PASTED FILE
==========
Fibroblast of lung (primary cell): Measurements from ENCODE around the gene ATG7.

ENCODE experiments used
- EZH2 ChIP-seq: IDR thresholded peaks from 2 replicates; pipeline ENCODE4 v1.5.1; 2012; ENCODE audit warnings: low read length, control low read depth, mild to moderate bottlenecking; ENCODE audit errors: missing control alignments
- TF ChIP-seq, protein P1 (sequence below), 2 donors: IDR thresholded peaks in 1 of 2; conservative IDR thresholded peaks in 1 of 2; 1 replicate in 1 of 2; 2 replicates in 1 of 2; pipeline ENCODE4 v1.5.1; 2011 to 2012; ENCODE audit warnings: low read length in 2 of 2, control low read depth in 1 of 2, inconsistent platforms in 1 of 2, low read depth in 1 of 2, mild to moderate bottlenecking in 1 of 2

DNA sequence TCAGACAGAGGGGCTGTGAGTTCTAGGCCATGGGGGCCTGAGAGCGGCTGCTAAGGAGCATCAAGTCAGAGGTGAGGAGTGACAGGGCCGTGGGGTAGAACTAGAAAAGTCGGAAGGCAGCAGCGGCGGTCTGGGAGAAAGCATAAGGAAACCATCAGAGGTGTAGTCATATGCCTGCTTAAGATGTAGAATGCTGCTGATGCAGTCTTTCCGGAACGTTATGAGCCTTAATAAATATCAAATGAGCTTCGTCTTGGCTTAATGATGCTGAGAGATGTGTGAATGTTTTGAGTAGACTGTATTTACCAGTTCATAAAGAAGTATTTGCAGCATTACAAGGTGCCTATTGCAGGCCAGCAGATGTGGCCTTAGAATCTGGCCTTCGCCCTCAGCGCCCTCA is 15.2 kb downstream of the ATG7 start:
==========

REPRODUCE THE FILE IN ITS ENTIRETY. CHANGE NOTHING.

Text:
Fibroblast of lung (primary cell): Measurements from ENCODE around the gene ATG7.

ENCODE experiments used
- EZH2 ChIP-seq: IDR thresholded peaks from 2 replicates; pipeline ENCODE4 v1.5.1; 2012; ENCODE audit warnings: low read length, control low read depth, mild to moderate bottlenecking; ENCODE audit errors: missing control alignments
- TF ChIP-seq, protein P1 (sequence below), 2 donors: IDR thresholded peaks in 1 of 2; conservative IDR thresholded peaks in 1 of 2; 1 replicate in 1 of 2; 2 replicates in 1 of 2; pipeline ENCODE4 v1.5.1; 2011 to 2012; ENCODE audit warnings: low read length in 2 of 2, control low read depth in 1 of 2, inconsistent platforms in 1 of 2, low read depth in 1 of 2, mild to moderate bottlenecking in 1 of 2

DNA sequence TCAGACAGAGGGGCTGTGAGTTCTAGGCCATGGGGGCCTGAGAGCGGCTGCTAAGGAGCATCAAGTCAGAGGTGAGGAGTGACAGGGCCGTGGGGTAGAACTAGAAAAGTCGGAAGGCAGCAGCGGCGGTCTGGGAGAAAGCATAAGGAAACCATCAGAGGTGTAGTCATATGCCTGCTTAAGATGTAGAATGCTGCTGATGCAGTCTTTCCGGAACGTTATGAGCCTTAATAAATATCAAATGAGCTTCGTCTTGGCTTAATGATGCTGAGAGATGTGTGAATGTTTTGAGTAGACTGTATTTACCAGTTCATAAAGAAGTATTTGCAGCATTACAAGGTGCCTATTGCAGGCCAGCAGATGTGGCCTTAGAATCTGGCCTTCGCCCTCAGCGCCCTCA is 15.2 kb downstream of the ATG7 start: